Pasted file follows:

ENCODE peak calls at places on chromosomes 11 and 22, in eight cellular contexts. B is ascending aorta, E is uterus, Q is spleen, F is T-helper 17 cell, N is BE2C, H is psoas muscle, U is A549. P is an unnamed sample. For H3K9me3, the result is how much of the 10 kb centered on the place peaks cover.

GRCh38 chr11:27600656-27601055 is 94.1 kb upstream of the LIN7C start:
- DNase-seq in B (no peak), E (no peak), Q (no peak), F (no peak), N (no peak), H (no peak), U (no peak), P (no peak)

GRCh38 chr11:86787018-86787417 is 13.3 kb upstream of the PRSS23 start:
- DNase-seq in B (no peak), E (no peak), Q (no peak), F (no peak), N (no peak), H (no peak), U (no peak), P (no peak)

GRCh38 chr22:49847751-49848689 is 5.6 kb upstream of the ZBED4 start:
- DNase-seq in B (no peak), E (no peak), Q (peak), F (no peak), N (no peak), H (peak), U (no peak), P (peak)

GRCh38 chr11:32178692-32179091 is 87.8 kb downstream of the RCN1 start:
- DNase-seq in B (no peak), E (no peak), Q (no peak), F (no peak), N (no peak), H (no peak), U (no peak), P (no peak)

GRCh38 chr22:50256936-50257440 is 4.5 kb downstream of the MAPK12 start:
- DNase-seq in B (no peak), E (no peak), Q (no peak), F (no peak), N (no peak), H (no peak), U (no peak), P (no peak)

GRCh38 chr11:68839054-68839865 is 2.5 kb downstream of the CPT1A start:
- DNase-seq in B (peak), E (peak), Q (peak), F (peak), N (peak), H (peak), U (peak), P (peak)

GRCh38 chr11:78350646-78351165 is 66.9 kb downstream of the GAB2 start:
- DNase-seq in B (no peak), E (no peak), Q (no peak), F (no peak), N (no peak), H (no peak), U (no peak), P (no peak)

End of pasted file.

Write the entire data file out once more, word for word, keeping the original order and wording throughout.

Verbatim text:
ENCODE peak calls at places on chromosomes 11 and 22, in eight cellular contexts. B is ascending aorta, E is uterus, Q is spleen, F is T-helper 17 cell, N is BE2C, H is psoas muscle, U is A549. P is an unnamed sample. For H3K9me3, the result is how much of the 10 kb centered on the place peaks cover.

GRCh38 chr11:27600656-27601055 is 94.1 kb upstream of the LIN7C start:
- DNase-seq in B (no peak), E (no peak), Q (no peak), F (no peak), N (no peak), H (no peak), U (no peak), P (no peak)

GRCh38 chr11:86787018-86787417 is 13.3 kb upstream of the PRSS23 start:
- DNase-seq in B (no peak), E (no peak), Q (no peak), F (no peak), N (no peak), H (no peak), U (no peak), P (no peak)

GRCh38 chr22:49847751-49848689 is 5.6 kb upstream of the ZBED4 start:
- DNase-seq in B (no peak), E (no peak), Q (peak), F (no peak), N (no peak), H (peak), U (no peak), P (peak)

GRCh38 chr11:32178692-32179091 is 87.8 kb downstream of the RCN1 start:
- DNase-seq in B (no peak), E (no peak), Q (no peak), F (no peak), N (no peak), H (no peak), U (no peak), P (no peak)

GRCh38 chr22:50256936-50257440 is 4.5 kb downstream of the MAPK12 start:
- DNase-seq in B (no peak), E (no peak), Q (no peak), F (no peak), N (no peak), H (no peak), U (no peak), P (no peak)

GRCh38 chr11:68839054-68839865 is 2.5 kb downstream of the CPT1A start:
- DNase-seq in B (peak), E (peak), Q (peak), F (peak), N (peak), H (peak), U (peak), P (peak)

GRCh38 chr11:78350646-78351165 is 66.9 kb downstream of the GAB2 start:
- DNase-seq in B (no peak), E (no peak), Q (no peak), F (no peak), N (no peak), H (no peak), U (no peak), P (no peak)